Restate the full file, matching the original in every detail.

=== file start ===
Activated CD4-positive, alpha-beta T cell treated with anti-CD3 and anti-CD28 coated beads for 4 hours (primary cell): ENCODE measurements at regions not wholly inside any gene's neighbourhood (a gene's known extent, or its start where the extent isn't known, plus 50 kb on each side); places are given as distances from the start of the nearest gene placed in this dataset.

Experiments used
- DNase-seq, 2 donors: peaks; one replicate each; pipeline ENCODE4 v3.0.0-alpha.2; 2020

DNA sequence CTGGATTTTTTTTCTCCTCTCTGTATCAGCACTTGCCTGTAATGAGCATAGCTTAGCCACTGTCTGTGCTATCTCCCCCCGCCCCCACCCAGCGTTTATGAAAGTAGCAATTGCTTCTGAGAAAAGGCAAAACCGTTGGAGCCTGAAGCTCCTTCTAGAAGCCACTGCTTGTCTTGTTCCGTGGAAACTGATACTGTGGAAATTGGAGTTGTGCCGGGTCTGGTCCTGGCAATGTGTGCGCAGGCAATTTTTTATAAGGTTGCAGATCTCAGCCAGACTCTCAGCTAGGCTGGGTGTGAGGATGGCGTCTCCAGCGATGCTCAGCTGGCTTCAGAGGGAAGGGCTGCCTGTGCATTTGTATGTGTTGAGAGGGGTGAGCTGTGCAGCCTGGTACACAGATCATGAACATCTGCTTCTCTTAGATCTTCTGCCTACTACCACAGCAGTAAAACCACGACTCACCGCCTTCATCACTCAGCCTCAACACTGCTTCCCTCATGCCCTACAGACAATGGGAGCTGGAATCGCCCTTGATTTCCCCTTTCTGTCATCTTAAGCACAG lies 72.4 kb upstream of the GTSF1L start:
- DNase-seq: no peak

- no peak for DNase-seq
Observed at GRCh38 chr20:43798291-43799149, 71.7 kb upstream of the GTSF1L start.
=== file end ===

Activated CD4-positive, alpha-beta T cell treated with anti-CD3 and anti-CD28 coated beads for 4 hours (primary cell): ENCODE measurements at regions not wholly inside any gene's neighbourhood (a gene's known extent, or its start where the extent isn't known, plus 50 kb on each side); places are given as distances from the start of the nearest gene placed in this dataset.

Experiments used
- DNase-seq, 2 donors: peaks; one replicate each; pipeline ENCODE4 v3.0.0-alpha.2; 2020

DNA sequence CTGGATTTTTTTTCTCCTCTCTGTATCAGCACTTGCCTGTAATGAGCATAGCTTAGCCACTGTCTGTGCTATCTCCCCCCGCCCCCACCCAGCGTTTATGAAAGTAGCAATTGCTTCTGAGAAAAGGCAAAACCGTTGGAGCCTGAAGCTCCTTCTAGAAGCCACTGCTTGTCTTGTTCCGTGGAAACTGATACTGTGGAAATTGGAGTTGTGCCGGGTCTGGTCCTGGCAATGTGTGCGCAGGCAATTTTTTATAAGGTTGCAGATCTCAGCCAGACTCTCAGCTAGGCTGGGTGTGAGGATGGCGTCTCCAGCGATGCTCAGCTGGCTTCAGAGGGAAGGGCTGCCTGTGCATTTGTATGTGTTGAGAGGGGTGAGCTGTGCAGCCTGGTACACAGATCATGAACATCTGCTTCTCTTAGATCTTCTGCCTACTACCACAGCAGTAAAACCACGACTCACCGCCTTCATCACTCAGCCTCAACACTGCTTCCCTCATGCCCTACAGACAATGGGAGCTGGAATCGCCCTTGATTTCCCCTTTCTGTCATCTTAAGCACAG lies 72.4 kb upstream of the GTSF1L start:
- DNase-seq: no peak

- no peak for DNase-seq
Observed at GRCh38 chr20:43798291-43799149, 71.7 kb upstream of the GTSF1L start.